PomBear, no need to be so agressive.
The mum asked for the lift.

Seems a bit cheeky to invite people to a party and ask them to pay for the takeaway or at least tell them re the cost in advance. If people cant afford a party then they shouldnt have one. Or at least buy a few supermarket pizzas and bags of crisps from Aldi etc.

Caitlin17 Fri 28-Mar-14 23:20:39

You know whatever the mother's thinking I don't think it would have occurred to me to do anything other than give my daughter the £3. And then forgotten all about it.

WooWooOwl Fri 28-Mar-14 23:23:10

YANBU. It's rude to invite people to dinner and then expect them to pay, especially when it's for a birthday celebration.

PortofinoRevisited Fri 28-Mar-14 23:27:41

A party is a party and a sleepover is a sleepover. Of course you feed you guests for the duration that you have them. If dd has a friend staying over then they get lunch/dinner/breakfast/lunch according to drop off/pick up times. I would never dream of billing the other parents. If there is a fiancial concern, well you just don't do it.

AgentZigzag Fri 28-Mar-14 23:28:49

But did the OPs DDs friends Mum (not even going to try to put apostrophes in that grin) owe her DD the pizza because of what she'd bought them all as a group WooWoo?

Regardless of how it came about that they ordered the pizza at the party.

Piscivorous Fri 28-Mar-14 23:31:58

There are always some parents who contribute less to their children and their friends. Over the years as mine grew up I sometimes felt frustrated as my house was always full and my fridge and purse empty but now they are adults I can see how much it was worth it as I still have a close relationship with them and their friends, we all have loads of shared memories and it was worth every penny.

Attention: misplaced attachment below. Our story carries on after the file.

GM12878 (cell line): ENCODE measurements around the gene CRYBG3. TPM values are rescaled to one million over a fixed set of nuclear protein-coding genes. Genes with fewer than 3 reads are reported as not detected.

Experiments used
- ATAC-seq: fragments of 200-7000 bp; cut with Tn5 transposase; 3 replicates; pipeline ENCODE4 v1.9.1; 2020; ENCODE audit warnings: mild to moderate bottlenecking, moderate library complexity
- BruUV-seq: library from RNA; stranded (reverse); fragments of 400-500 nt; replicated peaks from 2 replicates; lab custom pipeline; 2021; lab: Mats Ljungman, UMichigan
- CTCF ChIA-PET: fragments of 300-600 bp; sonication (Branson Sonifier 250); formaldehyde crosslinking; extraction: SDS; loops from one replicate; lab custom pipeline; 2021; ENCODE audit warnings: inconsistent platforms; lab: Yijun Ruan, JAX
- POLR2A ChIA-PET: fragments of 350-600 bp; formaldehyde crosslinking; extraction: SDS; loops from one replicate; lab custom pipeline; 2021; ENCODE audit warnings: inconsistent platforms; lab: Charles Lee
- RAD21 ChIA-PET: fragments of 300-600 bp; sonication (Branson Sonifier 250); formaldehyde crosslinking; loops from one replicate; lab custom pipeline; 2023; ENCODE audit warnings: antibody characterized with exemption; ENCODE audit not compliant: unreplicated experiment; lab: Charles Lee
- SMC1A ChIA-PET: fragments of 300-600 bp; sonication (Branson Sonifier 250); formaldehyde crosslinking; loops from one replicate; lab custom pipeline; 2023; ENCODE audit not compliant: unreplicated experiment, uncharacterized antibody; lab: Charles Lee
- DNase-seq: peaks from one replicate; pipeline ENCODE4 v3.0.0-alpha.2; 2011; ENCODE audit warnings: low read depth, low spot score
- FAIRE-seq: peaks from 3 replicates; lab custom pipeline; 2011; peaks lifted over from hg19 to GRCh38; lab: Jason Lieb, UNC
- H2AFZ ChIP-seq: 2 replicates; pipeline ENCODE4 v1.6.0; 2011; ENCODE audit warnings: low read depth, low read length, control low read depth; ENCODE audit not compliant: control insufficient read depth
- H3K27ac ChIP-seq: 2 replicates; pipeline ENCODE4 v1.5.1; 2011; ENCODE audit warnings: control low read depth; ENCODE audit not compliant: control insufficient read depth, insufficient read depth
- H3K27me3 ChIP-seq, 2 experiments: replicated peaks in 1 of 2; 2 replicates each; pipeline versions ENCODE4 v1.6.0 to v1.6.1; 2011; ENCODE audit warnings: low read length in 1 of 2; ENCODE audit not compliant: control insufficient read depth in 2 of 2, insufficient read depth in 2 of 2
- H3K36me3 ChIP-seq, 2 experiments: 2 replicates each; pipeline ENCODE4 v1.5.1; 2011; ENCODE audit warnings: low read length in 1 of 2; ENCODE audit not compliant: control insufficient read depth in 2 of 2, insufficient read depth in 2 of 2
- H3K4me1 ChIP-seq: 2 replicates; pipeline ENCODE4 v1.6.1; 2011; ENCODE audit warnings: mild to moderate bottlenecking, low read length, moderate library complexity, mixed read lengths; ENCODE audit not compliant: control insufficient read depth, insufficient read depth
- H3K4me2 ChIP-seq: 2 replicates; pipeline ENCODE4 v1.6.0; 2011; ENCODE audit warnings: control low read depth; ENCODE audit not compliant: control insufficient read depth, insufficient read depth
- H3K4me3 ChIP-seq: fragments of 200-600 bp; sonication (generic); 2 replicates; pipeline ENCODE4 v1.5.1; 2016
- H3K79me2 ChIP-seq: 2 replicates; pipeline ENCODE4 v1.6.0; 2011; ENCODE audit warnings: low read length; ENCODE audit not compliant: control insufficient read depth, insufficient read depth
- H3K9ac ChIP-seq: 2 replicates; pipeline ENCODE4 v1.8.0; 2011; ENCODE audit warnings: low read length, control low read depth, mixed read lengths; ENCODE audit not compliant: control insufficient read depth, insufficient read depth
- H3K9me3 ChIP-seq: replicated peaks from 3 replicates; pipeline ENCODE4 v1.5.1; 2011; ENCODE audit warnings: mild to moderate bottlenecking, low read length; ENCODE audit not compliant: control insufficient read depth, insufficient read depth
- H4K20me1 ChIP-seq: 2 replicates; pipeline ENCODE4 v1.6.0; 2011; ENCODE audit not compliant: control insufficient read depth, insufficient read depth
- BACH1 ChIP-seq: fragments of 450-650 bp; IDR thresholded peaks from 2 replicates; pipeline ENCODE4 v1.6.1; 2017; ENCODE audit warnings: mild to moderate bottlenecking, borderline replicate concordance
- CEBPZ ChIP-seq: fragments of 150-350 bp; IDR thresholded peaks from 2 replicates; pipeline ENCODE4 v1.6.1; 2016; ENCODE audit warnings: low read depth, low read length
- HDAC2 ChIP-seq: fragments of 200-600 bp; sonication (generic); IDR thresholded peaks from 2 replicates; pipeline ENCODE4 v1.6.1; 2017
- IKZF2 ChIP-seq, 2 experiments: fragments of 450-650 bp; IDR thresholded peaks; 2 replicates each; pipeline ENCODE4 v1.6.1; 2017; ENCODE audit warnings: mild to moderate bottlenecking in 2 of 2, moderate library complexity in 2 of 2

It is their loss

WooWooOwl Fri 28-Mar-14 23:34:22

No, she didn't. But I'd assume the OP mentioned that she provides pizza sometimes to make the point that she wasn't freeloading from this family and has fed their daughter before too, so it's swings and roundabouts. Not one family trying to be grabby with another families pizza.

It also makes the point that the mother that did this will be aware that she has never paid for her dd to be fed at other people's houses, so why should she expect this to be the done thing when she hosts?

If she couldn't afford takeaway pizza, she could have bought supermarket pizza. Or not extended an invitation. Or she could have made the invitation for after dinner so the girls would have eaten and just given them a drink and a cheap ice cream or something.

PomBearWithAnOFRS Fri 28-Mar-14 23:35:58

Ah right, so your gripe is the asking for the money, not that you had already fed her DD and given her a lift home so you felt somehow owed something in return.
Why not phone the mother and say this to her then. Tell her you will not be handing over £3 because you gave her daughter pizza and a lift, and have done with it.
And suggest that maybe next time she goes to Aldi before her daughter invites friends over on any occasion, to avoid you feeling irked by being asked to pay for takeaway, and remind her that when she invites people round, she is obliged to fork out and feed them expensive food, to the value of any food or lifts her family might have had from the invitees any time in the past.
I know! buy her an account book and write it all down, to help the poor benighted soul keep track so that she doesn't commit another faux pas of allowing her daughter to invite friends round, but when they come and her daughter is begging to be allowed to order pizza to "keep up with the Joneses" so her friends will still like her, she hasn't enough money to buy it for them... that should do it. Think how good you'll feel when you come back and tell us all about it afterwards hmm